Tomorrow night, Saturday, April 7th, 2018 is the last night of Passover when many of us will be breaking our week-long bread “fast” with something special. For North African Jews in particular it is time to prepare for the Mimounah celebration with a variety of pastries, sweets and confections. (For further explanation on this festival please go to my blog page.)
The following recipe was taught to me by Colette Nahon who grew up in Orán (the Spanish pronunciation, or Wahran — in Arabic), a city along the northwestern coast of Algeria where many Spanish people once settled. While the name mantecaos derives from the Spanish word mantequilla, meaning “butter,” or even more closely to the word manteca for “shortening” (which in Spain was usually pork fat), this Jewish/kosher version uses vegetable oil instead, making it something easy to serve following a meat meal. Because it contains flour, Colette usually prepares this specialty for the Mimounah holiday when flour products such as cakes, cookies, and breads are served to mark the end of Passover. Mantecados are a cookie commonly prepared for Christmas in the Iberian Peninsula (a region including Spain, Portugal, Andorra, Gibraltar, and a small part of France) and made with lard or butter. What is most interesting is that through this cookie one can trace the Sephardic lineage of the Jews who fled the Inquisitions during the very end of the 1400s and settled in Algeria, bringing this cookie along with them.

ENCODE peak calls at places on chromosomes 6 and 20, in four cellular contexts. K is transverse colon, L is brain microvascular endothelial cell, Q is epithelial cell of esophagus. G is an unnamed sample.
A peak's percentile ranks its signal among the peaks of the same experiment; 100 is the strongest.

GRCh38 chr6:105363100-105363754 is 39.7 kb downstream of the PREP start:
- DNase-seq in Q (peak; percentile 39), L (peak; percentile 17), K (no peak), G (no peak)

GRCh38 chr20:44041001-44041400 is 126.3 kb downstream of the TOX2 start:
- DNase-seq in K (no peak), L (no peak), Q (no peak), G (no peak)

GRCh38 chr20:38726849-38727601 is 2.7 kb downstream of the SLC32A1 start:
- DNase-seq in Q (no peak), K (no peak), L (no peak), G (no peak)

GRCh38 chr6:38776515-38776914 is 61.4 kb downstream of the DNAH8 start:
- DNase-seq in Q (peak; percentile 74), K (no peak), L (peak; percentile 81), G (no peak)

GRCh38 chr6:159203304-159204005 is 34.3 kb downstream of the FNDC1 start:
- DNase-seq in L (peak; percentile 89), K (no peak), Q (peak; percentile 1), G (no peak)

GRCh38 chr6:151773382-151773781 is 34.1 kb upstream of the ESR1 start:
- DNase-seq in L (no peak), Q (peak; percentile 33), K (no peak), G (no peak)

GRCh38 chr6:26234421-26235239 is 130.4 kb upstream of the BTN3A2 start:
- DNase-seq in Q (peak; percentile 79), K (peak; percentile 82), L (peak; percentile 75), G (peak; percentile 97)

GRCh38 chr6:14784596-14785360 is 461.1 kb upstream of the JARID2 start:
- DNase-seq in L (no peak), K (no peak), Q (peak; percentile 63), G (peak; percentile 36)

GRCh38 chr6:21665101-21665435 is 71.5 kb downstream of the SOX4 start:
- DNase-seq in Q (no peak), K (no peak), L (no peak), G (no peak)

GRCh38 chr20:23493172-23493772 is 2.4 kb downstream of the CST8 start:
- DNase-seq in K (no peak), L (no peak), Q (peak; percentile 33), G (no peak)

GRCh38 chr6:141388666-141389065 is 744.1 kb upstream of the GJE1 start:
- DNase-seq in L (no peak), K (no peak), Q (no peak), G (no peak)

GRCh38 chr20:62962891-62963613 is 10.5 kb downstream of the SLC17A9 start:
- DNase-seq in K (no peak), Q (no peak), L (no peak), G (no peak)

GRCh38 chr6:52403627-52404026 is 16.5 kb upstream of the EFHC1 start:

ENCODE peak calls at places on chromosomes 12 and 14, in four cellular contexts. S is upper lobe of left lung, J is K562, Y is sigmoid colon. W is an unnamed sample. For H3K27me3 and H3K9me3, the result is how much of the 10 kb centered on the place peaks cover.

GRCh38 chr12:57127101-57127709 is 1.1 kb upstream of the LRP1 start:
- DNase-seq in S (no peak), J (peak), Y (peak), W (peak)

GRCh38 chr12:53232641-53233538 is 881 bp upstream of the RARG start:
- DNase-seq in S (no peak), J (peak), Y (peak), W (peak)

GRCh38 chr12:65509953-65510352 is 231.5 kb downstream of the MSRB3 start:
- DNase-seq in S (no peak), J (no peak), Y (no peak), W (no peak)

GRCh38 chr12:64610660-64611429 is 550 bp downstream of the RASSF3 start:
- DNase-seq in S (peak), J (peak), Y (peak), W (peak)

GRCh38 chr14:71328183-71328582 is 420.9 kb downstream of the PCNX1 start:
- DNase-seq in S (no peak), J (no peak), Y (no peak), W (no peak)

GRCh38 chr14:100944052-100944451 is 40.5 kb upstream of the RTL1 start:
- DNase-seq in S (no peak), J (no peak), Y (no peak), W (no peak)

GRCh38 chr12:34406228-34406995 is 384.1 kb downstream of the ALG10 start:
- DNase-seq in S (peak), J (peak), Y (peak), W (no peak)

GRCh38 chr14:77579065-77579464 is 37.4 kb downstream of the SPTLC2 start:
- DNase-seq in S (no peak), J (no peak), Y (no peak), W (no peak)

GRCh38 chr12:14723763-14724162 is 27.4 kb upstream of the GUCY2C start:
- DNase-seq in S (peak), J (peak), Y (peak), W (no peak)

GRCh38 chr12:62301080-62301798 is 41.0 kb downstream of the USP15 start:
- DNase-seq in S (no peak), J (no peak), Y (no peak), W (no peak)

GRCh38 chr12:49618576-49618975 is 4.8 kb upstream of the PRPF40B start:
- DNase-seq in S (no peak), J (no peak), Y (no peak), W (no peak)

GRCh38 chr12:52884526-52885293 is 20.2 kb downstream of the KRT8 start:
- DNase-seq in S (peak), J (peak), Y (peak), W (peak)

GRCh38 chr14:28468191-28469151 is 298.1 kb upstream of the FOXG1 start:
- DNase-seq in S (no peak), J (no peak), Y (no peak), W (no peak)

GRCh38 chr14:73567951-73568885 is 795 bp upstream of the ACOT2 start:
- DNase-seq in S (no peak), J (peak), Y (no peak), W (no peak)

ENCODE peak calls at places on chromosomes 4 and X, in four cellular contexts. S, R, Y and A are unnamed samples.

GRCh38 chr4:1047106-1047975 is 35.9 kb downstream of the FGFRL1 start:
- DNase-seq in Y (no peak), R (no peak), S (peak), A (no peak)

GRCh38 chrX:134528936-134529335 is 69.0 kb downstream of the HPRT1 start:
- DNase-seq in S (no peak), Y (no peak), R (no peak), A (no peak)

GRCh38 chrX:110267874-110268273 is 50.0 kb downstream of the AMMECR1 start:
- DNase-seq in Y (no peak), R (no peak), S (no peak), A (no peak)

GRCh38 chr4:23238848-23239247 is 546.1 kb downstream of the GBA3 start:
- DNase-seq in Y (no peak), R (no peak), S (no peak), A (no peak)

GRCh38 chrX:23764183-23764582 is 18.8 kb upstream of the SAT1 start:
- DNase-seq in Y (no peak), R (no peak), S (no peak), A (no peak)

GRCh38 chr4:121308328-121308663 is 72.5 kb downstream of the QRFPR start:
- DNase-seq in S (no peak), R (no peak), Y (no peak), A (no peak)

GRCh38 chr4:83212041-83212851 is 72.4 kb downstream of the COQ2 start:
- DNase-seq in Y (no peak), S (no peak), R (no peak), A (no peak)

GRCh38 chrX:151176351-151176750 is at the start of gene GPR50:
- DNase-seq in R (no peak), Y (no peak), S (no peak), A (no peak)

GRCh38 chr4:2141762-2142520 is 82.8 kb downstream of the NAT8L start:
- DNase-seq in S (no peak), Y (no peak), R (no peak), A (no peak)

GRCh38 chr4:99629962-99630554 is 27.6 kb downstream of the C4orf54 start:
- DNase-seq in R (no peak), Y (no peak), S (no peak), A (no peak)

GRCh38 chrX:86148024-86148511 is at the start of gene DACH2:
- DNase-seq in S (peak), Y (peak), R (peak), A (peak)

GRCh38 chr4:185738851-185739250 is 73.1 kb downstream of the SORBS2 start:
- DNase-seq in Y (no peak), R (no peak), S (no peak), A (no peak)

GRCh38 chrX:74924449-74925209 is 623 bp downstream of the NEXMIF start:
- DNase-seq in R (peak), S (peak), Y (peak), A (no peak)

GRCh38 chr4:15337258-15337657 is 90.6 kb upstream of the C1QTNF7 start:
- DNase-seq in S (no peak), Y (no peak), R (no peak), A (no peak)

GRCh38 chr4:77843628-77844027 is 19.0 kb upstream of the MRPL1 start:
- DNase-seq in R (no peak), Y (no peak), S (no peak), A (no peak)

Recipe from “Too Good To Passover,” Section 1: Africa, Chapter 1: Algeria
Mantecaos (No-Butter Butter Cookies with Cinnamon)
Yield: Serves 15 / Makes almost 4 dozen 1-inch cookies
1 pound all-purpose flour (about 3 level cups, but more accurate if weighed)
¾ cup sugar
1 cup vegetable or safflower oil
1 tablespoon ground cinnamon
1. Preheat the oven to 375˚F. Line two baking sheets with parchment paper and set aside.
2. Combine flour with sugar in a medium size mixing bowl.
3. Make a well in the center of the mixture and pour in the oil. Mix well until all of the oil is absorbed and the mixture can easily be formed into a soft dough.
4. Scoop out one level tablespoon of dough using a measuring spoon or melon ball scoop, and gently roll it into a ball. (Note: It is important that the ball of dough not be larger than 1 level tablespoon, otherwise the baking time, texture, and final size will be affected.) Use your thumb to slide the dough out of the spoon and onto the parchment paper on the baking sheet. Leaving about 1 inch between each ball, continue to scoop out and roll dough until is finished.
5. Make a shallow indent in the center of each ball with your thumb and flatten them down ever so slightly. (If this makes the ball of dough crack a little around the edges, leave it! This — according to Colette — is what makes the cookie look homemade.)
6. Sprinkle the center of the dough (where the thumb print is) with about
1/16 teaspoon of cinnamon and bake on the top and middle rack of the oven until they begin to crack slightly along the bottom edges, and only the very bottoms are golden brown, 27 to 28 minutes on the middle rack and 25 to 26 minutes on the top rack.*
*(Note: These cookies should become a “sandy,” white color on the outside, and retain a pale, “snowy” color on the inside, with only the very bottoms slightly browned. Once fully cooled, the resulting texture should be a tiny bit crunchy on the outside and crumbly on the inside, which Colette says should “melt in your mouth.”)
7. Allow the cookies to fully cool and harden before serving, about 30 minutes. Store cookies between layers of parchment paper in an air-tight container at room temperature up to one week, or in the freezer up to one month. Bring to room temperature for 20 minutes before serving.
For another Mimounah recipe, see Moroccan Cigares aux Amandes